Urinary Catheter Insertion for Male Patients



Hi there! Let’s take a look at urinary catheters and catheter insertion for male patients.

A urinary catheter (also known as an ‘indwelling’ or ‘long-term’ catheter) is a hollow, flexible tube inserted through the urethra into the bladder to drain urine into an external collection bag.

Once the catheter has been inserted, a small balloon on the internal end is inflated with sterile water to keep it in situ.

Catheters are used often in healthcare settings to assist with a variety of conditions, such as both urinary incontinence and urinary retention, or by patients who may be unable to go to the toilet without assistance.


The following demonstration is based on the Catheterisation Clinical Guidelines by the Australia and New Zealand Urological Nurses Society.

Remember to always refer first to your organisation’s internal policies and procedures when performing any procedure like this one.

  • To start, gather all equipment required for the procedure.
  • Discuss the procedure with the client. Consider using other educational resources such as brochures or interpreters if needed.
  • Obtain the client's consent.
  • Check current medications and any known allergies.
  • If the client has a latex allergy, a 100% silicone catheter is needed for this procedure.
  • Ensure adequate lighting.
  • Maintain the client's privacy by using means such as hospital screens or bed curtains. Ensure the client is warm and not exposed.
  • Have the client lie in their bed on their back.
  • Ask the client to slightly flex their knees, with their feet slightly apart.
  • Place a waterproof sheet under the client's buttocks.
  • Perform hand hygiene.
  • Prepare and sanitise the trolley or a clean surface.
  • Using an aseptic technique, open the catheterisation pack, and add sterile equipment such as the catheter.
  • Pour cleansing solution onto tray.
  • If a specimen is needed, open the specimen container at this time.
  • Empty sterile water (which may be included in the package) into tray in preparation for balloon inflation.
  • Take covering off the client.
  • Perform hand hygiene, and don non-sterile gloves.
  • Pull the foreskin back if needed. Cleanse the glans penis with cleansing solution using a circular motion from the penile meatus to the base of the penis.
  • Remove non-sterile gloves, perform hand hygiene and don sterile gloves.
  • Put the fenestrated drape on the client.
  • Apply anaesthetic gel to the catheter length.
  • Prepare a syringe to inflate the balloon with by drawing up sterile water into the syringe.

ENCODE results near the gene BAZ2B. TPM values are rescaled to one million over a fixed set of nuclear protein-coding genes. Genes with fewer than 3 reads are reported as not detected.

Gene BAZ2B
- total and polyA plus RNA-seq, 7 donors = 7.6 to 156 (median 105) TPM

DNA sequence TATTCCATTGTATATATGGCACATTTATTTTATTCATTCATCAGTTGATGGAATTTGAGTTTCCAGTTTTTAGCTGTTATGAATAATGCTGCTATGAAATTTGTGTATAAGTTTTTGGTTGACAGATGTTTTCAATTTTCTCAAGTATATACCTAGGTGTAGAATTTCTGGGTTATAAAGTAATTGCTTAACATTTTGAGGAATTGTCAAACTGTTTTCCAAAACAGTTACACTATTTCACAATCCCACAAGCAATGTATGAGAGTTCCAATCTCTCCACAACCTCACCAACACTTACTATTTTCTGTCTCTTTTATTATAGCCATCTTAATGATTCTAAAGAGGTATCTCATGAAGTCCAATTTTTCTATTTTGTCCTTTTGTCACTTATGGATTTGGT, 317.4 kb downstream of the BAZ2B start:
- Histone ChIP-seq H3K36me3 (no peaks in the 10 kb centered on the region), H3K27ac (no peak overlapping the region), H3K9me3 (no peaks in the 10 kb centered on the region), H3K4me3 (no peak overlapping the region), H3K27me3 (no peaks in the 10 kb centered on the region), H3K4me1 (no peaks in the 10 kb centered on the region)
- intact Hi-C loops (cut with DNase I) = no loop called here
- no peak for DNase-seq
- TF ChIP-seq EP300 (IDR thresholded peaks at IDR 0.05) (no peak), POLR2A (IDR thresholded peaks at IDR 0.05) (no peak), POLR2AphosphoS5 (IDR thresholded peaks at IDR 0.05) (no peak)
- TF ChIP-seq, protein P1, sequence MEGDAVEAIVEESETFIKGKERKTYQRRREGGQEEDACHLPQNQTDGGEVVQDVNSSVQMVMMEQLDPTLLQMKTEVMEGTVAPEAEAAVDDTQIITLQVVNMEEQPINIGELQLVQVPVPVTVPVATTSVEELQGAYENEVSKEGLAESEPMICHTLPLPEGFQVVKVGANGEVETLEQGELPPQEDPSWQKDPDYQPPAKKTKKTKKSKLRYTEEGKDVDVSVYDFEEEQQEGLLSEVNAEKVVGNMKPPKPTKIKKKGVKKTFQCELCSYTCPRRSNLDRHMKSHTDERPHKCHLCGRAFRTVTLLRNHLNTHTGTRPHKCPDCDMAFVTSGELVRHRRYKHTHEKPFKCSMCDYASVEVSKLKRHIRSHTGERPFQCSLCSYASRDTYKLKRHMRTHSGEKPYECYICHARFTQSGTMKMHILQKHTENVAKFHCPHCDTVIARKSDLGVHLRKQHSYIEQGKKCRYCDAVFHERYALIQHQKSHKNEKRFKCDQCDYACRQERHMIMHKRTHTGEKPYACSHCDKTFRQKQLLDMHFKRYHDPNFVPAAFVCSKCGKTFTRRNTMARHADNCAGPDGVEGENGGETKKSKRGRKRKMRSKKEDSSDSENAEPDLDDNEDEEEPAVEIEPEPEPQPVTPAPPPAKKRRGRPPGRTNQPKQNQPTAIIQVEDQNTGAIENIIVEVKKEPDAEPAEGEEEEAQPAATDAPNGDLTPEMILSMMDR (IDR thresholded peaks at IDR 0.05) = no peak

• Advise the client that there is a risk of stinging from the anaesthetic gel.
  • With a piece of gauze, hold the penis and apply gel to the meatus, then introduce the remaining gel into the urethra.
  • Discard the gel container.
  • Hold the penis behind the glans and raise the penis to a 90-degree angle to the body.
  • Insert the catheter until resistance is felt at the external urethral sphincter muscle.
  • Then gently continue until the ‘Y’ of the catheter tube is at the urethral opening to ensure that the balloon is passed the prostate.
  • If the balloon is inflated in the prostatic urethra, this will cause pain and urethral trauma.
  • If resistance at the urethral sphincter muscles persists, apply gentle, steady pressure on the catheter and advise the client to take a deep breath, cough or bear down, and/or try to pass urine.
  • Gently rotate the catheter and consider using a second tube of lubricant if resistance persists.
  • Once inserted successfully, slowly inflate the balloon per manufacturer instructions.
  • Do not inflate if the client complains of pain or urine is not flowing freely, as this could indicate incorrect catheter placement or bladder spasm.
  • Once correctly inflated, pull on the catheter slightly until resistance is felt.
  • Connect the catheter to a drainage system or compatible valve.
  • Secure the catheter in place using tape or a catheter strap.
  • Leave some slack to ensure that the catheter does not become taut when the client moves to reduce the risk of injury.
  • Ensure the glans penis is kept clean and dry to avoid skin irritations or infections.
  • Reposition foreskin if necessary.
  • Remove gloves and perform hand hygiene.
  • Check in regularly to ensure the client is comfortable.
  • Dispose of used equipment and gloves in a biohazard bag, and clinical waste bag in an appropriate waste system.
  • Remember to maintain hand hygiene and complete any relevant documentation.
CPD time5m
First Published18 July 2021
Updated18 July 2021
18 July 2024
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